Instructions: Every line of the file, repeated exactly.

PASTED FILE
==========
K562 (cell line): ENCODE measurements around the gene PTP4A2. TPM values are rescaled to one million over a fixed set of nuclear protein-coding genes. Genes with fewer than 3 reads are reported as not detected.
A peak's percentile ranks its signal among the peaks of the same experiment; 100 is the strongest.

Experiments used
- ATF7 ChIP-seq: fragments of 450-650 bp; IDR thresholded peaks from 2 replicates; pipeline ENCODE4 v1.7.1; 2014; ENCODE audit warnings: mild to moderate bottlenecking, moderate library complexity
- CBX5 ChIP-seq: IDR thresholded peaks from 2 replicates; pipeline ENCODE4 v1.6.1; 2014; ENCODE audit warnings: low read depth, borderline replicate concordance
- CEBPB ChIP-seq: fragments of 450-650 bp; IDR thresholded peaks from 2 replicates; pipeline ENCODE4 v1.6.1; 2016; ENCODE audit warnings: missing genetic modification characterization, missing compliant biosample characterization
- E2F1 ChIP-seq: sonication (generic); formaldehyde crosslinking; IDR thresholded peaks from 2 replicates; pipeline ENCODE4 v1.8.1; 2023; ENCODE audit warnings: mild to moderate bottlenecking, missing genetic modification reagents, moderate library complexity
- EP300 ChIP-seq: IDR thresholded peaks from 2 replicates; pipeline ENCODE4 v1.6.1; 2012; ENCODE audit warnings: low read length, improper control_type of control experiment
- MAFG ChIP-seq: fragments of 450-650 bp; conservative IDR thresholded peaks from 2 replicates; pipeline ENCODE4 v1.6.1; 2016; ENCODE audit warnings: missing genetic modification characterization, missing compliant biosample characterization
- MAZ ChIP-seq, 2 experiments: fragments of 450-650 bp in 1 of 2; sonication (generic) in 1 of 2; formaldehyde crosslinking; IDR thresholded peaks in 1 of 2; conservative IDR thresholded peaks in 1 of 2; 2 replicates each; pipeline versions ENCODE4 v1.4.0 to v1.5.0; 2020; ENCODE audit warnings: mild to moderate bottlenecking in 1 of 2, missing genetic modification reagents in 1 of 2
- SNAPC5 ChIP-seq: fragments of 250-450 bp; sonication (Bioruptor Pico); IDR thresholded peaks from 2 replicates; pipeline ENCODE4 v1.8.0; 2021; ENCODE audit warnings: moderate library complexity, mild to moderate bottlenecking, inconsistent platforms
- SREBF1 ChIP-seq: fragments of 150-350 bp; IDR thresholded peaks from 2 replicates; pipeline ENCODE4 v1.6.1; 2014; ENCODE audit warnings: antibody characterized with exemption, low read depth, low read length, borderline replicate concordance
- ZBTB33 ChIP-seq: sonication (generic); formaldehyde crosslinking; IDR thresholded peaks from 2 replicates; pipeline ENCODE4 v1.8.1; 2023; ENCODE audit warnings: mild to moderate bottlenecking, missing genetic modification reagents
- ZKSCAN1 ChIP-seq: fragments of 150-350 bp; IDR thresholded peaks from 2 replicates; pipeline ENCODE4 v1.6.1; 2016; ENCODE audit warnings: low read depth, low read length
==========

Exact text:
K562 (cell line): ENCODE measurements around the gene PTP4A2. TPM values are rescaled to one million over a fixed set of nuclear protein-coding genes. Genes with fewer than 3 reads are reported as not detected.
A peak's percentile ranks its signal among the peaks of the same experiment; 100 is the strongest.

Experiments used
- ATF7 ChIP-seq: fragments of 450-650 bp; IDR thresholded peaks from 2 replicates; pipeline ENCODE4 v1.7.1; 2014; ENCODE audit warnings: mild to moderate bottlenecking, moderate library complexity
- CBX5 ChIP-seq: IDR thresholded peaks from 2 replicates; pipeline ENCODE4 v1.6.1; 2014; ENCODE audit warnings: low read depth, borderline replicate concordance
- CEBPB ChIP-seq: fragments of 450-650 bp; IDR thresholded peaks from 2 replicates; pipeline ENCODE4 v1.6.1; 2016; ENCODE audit warnings: missing genetic modification characterization, missing compliant biosample characterization
- E2F1 ChIP-seq: sonication (generic); formaldehyde crosslinking; IDR thresholded peaks from 2 replicates; pipeline ENCODE4 v1.8.1; 2023; ENCODE audit warnings: mild to moderate bottlenecking, missing genetic modification reagents, moderate library complexity
- EP300 ChIP-seq: IDR thresholded peaks from 2 replicates; pipeline ENCODE4 v1.6.1; 2012; ENCODE audit warnings: low read length, improper control_type of control experiment
- MAFG ChIP-seq: fragments of 450-650 bp; conservative IDR thresholded peaks from 2 replicates; pipeline ENCODE4 v1.6.1; 2016; ENCODE audit warnings: missing genetic modification characterization, missing compliant biosample characterization
- MAZ ChIP-seq, 2 experiments: fragments of 450-650 bp in 1 of 2; sonication (generic) in 1 of 2; formaldehyde crosslinking; IDR thresholded peaks in 1 of 2; conservative IDR thresholded peaks in 1 of 2; 2 replicates each; pipeline versions ENCODE4 v1.4.0 to v1.5.0; 2020; ENCODE audit warnings: mild to moderate bottlenecking in 1 of 2, missing genetic modification reagents in 1 of 2
- SNAPC5 ChIP-seq: fragments of 250-450 bp; sonication (Bioruptor Pico); IDR thresholded peaks from 2 replicates; pipeline ENCODE4 v1.8.0; 2021; ENCODE audit warnings: moderate library complexity, mild to moderate bottlenecking, inconsistent platforms
- SREBF1 ChIP-seq: fragments of 150-350 bp; IDR thresholded peaks from 2 replicates; pipeline ENCODE4 v1.6.1; 2014; ENCODE audit warnings: antibody characterized with exemption, low read depth, low read length, borderline replicate concordance
- ZBTB33 ChIP-seq: sonication (generic); formaldehyde crosslinking; IDR thresholded peaks from 2 replicates; pipeline ENCODE4 v1.8.1; 2023; ENCODE audit warnings: mild to moderate bottlenecking, missing genetic modification reagents
- ZKSCAN1 ChIP-seq: fragments of 150-350 bp; IDR thresholded peaks from 2 replicates; pipeline ENCODE4 v1.6.1; 2016; ENCODE audit warnings: low read depth, low read length